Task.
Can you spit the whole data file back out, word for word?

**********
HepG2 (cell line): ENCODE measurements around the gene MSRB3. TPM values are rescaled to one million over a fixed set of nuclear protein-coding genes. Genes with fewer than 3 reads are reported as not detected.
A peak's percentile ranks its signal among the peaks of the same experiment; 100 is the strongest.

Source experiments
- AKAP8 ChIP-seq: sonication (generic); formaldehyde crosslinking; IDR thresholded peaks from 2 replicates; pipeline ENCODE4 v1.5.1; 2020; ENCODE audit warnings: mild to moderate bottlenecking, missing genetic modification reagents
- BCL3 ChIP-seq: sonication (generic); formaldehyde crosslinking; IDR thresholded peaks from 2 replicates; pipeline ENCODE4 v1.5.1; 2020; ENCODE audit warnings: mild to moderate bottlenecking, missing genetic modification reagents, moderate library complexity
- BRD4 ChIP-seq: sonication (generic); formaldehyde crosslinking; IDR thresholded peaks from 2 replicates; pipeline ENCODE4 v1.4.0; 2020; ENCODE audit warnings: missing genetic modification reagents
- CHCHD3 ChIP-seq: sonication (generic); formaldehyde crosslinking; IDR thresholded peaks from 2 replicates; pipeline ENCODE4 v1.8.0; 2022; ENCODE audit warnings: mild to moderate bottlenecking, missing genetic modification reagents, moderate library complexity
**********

HepG2 (cell line): ENCODE measurements around the gene MSRB3. TPM values are rescaled to one million over a fixed set of nuclear protein-coding genes. Genes with fewer than 3 reads are reported as not detected.
A peak's percentile ranks its signal among the peaks of the same experiment; 100 is the strongest.

Source experiments
- AKAP8 ChIP-seq: sonication (generic); formaldehyde crosslinking; IDR thresholded peaks from 2 replicates; pipeline ENCODE4 v1.5.1; 2020; ENCODE audit warnings: mild to moderate bottlenecking, missing genetic modification reagents
- BCL3 ChIP-seq: sonication (generic); formaldehyde crosslinking; IDR thresholded peaks from 2 replicates; pipeline ENCODE4 v1.5.1; 2020; ENCODE audit warnings: mild to moderate bottlenecking, missing genetic modification reagents, moderate library complexity
- BRD4 ChIP-seq: sonication (generic); formaldehyde crosslinking; IDR thresholded peaks from 2 replicates; pipeline ENCODE4 v1.4.0; 2020; ENCODE audit warnings: missing genetic modification reagents
- CHCHD3 ChIP-seq: sonication (generic); formaldehyde crosslinking; IDR thresholded peaks from 2 replicates; pipeline ENCODE4 v1.8.0; 2022; ENCODE audit warnings: mild to moderate bottlenecking, missing genetic modification reagents, moderate library complexity